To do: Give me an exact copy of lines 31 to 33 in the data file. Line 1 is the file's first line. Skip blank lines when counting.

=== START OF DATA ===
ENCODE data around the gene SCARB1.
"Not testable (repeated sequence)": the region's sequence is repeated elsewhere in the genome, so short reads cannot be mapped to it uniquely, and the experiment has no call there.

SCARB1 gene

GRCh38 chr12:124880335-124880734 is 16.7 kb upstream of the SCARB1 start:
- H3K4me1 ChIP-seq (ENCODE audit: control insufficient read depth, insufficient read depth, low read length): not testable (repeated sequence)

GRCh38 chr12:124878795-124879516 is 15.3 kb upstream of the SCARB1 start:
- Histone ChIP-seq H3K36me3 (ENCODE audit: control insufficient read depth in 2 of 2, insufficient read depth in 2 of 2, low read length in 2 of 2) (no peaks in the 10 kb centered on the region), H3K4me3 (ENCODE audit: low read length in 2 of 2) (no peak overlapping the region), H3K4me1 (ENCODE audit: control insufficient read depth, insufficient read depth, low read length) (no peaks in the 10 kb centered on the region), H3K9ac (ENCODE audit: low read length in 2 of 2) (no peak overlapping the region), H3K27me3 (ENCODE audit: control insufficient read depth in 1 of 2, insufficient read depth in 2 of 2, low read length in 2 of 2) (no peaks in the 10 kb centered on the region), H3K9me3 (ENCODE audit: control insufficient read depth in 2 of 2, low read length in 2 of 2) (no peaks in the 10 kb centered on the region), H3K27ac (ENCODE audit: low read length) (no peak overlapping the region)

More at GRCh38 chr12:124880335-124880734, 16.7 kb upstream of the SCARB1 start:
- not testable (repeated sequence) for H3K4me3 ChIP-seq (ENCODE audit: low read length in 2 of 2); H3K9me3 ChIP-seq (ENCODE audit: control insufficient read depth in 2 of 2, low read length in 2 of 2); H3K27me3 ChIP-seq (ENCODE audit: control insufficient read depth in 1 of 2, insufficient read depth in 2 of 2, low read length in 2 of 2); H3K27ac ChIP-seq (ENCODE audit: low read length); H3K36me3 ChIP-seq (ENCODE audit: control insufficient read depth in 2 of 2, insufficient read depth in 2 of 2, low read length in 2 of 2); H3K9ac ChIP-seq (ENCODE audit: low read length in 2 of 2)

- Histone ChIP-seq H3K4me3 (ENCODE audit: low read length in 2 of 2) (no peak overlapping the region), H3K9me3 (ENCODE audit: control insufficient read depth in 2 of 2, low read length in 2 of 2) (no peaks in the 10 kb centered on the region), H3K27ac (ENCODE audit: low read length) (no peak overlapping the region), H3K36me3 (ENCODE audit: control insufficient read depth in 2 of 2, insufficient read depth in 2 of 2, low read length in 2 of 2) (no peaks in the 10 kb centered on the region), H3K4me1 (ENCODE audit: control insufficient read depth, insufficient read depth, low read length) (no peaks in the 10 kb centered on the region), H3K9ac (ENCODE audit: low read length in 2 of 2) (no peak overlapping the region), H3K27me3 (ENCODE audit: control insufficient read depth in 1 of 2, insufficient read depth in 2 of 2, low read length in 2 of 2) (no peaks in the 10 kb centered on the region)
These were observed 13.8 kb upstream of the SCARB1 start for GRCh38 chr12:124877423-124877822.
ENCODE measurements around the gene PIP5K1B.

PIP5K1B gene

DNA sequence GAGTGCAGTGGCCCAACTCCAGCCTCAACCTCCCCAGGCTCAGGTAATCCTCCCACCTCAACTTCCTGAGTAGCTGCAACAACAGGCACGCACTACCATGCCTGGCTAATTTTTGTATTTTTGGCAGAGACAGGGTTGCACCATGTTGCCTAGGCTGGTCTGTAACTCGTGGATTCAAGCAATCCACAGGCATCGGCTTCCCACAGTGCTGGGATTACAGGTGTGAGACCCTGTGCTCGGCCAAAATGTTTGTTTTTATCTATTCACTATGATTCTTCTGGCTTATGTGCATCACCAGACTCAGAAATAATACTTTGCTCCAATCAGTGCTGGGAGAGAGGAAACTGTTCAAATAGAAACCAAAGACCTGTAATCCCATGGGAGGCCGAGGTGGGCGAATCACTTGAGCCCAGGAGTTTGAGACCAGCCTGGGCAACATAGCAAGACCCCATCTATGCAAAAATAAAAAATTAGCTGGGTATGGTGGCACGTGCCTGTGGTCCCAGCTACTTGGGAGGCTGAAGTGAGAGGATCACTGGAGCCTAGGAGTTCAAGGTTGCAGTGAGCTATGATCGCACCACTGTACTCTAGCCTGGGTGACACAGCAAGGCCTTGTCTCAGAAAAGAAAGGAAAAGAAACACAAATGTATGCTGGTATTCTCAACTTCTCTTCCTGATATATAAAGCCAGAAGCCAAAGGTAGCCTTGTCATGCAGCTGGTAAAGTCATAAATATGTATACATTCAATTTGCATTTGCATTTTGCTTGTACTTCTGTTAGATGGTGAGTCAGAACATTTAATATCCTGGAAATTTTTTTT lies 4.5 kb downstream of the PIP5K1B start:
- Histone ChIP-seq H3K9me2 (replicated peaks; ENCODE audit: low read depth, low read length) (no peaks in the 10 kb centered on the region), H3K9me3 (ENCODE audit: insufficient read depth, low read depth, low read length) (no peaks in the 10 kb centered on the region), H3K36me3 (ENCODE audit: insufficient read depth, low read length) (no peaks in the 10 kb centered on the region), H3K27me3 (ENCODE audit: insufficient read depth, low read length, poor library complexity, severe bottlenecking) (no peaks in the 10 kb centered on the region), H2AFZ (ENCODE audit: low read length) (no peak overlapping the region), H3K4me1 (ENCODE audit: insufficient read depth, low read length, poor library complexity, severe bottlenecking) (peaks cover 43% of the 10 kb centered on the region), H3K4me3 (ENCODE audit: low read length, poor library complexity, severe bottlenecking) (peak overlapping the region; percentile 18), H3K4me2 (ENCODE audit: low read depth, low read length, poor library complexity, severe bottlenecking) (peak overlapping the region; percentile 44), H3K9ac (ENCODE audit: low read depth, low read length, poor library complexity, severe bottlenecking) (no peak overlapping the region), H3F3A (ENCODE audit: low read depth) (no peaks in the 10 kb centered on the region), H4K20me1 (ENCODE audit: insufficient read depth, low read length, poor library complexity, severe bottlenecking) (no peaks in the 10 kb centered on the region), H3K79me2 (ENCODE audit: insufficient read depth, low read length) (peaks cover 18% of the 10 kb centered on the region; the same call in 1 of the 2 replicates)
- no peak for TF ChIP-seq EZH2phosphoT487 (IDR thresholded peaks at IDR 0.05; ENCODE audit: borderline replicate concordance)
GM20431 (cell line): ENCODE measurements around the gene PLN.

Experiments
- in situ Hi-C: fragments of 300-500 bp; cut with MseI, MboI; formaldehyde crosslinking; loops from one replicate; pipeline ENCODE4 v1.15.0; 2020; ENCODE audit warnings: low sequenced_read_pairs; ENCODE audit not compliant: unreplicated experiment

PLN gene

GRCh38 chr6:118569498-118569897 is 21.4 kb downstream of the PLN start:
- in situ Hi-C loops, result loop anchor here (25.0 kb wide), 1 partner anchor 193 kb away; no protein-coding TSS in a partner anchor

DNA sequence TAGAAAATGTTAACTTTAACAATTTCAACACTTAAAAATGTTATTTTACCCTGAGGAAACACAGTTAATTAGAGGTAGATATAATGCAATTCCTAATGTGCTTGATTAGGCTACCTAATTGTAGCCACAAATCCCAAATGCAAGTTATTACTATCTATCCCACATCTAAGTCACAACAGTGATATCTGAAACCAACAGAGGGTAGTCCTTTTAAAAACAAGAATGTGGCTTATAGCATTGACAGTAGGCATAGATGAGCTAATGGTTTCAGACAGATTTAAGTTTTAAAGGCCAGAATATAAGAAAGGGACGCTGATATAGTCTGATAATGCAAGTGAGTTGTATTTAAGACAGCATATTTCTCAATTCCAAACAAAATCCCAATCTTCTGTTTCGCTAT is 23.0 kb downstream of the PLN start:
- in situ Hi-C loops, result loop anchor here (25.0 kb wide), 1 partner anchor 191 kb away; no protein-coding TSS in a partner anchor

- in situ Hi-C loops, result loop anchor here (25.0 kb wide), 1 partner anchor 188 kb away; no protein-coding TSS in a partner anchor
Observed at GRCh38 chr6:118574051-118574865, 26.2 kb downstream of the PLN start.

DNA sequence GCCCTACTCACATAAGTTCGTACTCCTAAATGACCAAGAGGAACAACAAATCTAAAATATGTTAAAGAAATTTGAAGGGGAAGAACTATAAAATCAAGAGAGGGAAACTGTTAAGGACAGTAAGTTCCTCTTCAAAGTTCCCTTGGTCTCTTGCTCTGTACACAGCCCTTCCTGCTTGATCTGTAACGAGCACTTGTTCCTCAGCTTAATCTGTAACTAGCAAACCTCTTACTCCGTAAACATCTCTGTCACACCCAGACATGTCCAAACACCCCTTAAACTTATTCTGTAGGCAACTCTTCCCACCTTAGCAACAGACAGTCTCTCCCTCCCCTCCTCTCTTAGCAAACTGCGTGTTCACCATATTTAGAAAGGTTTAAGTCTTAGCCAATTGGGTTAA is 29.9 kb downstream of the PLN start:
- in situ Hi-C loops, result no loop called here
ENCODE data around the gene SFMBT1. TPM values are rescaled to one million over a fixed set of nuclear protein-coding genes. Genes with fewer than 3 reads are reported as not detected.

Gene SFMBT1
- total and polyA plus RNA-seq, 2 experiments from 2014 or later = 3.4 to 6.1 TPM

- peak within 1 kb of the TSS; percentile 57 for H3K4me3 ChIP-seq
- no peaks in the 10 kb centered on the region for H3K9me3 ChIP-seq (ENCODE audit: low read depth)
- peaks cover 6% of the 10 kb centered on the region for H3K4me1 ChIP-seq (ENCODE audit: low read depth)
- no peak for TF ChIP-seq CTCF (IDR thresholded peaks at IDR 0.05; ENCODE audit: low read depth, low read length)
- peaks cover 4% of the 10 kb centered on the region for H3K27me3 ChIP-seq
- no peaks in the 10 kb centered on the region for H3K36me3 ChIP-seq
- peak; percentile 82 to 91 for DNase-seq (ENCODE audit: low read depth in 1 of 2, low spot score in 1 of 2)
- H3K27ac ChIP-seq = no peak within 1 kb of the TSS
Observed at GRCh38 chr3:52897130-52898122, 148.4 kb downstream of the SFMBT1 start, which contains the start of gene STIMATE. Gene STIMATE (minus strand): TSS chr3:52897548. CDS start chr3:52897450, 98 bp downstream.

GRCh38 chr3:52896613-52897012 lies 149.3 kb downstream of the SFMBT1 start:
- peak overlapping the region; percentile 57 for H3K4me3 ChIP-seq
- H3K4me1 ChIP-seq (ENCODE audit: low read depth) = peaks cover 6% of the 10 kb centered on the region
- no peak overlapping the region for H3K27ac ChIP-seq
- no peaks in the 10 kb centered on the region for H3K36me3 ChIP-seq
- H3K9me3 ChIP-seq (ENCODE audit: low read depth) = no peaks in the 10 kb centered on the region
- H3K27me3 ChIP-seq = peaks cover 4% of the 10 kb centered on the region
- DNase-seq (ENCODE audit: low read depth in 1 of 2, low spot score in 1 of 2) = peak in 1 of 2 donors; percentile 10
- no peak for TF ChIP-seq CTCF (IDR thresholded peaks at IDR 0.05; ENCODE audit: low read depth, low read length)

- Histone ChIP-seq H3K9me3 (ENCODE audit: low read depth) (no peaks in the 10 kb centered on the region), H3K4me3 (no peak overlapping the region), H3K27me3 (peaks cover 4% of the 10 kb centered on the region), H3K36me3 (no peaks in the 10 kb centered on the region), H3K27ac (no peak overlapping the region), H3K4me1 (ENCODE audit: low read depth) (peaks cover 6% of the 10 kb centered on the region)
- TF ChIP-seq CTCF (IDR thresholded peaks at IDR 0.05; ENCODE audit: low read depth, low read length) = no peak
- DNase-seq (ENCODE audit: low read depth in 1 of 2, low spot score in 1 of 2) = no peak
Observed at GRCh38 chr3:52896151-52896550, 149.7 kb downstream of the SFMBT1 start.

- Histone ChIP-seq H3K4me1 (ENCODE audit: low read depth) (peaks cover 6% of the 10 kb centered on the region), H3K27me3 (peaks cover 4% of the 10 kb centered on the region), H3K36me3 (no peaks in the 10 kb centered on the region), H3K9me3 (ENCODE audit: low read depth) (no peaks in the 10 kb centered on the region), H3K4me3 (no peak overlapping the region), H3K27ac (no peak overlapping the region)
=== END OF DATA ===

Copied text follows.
- total and polyA plus RNA-seq, 2 experiments from 2014 or later = 3.4 to 6.1 TPM

- peak within 1 kb of the TSS; percentile 57 for H3K4me3 ChIP-seq
- no peaks in the 10 kb centered on the region for H3K9me3 ChIP-seq (ENCODE audit: low read depth)